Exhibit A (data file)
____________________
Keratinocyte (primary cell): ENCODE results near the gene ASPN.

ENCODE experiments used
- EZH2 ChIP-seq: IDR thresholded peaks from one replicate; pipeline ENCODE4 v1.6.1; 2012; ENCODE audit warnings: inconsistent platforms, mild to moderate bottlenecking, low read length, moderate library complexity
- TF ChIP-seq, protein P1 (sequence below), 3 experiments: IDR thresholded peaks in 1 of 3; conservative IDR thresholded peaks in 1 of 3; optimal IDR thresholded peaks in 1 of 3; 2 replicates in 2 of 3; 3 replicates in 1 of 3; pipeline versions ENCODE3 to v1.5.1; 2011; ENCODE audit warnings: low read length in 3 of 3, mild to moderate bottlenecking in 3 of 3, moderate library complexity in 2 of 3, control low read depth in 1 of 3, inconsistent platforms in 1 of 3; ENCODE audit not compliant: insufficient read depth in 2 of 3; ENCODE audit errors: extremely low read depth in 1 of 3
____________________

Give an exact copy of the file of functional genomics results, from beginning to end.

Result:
Keratinocyte (primary cell): ENCODE results near the gene ASPN.

ENCODE experiments used
- EZH2 ChIP-seq: IDR thresholded peaks from one replicate; pipeline ENCODE4 v1.6.1; 2012; ENCODE audit warnings: inconsistent platforms, mild to moderate bottlenecking, low read length, moderate library complexity
- TF ChIP-seq, protein P1 (sequence below), 3 experiments: IDR thresholded peaks in 1 of 3; conservative IDR thresholded peaks in 1 of 3; optimal IDR thresholded peaks in 1 of 3; 2 replicates in 2 of 3; 3 replicates in 1 of 3; pipeline versions ENCODE3 to v1.5.1; 2011; ENCODE audit warnings: low read length in 3 of 3, mild to moderate bottlenecking in 3 of 3, moderate library complexity in 2 of 3, control low read depth in 1 of 3, inconsistent platforms in 1 of 3; ENCODE audit not compliant: insufficient read depth in 2 of 3; ENCODE audit errors: extremely low read depth in 1 of 3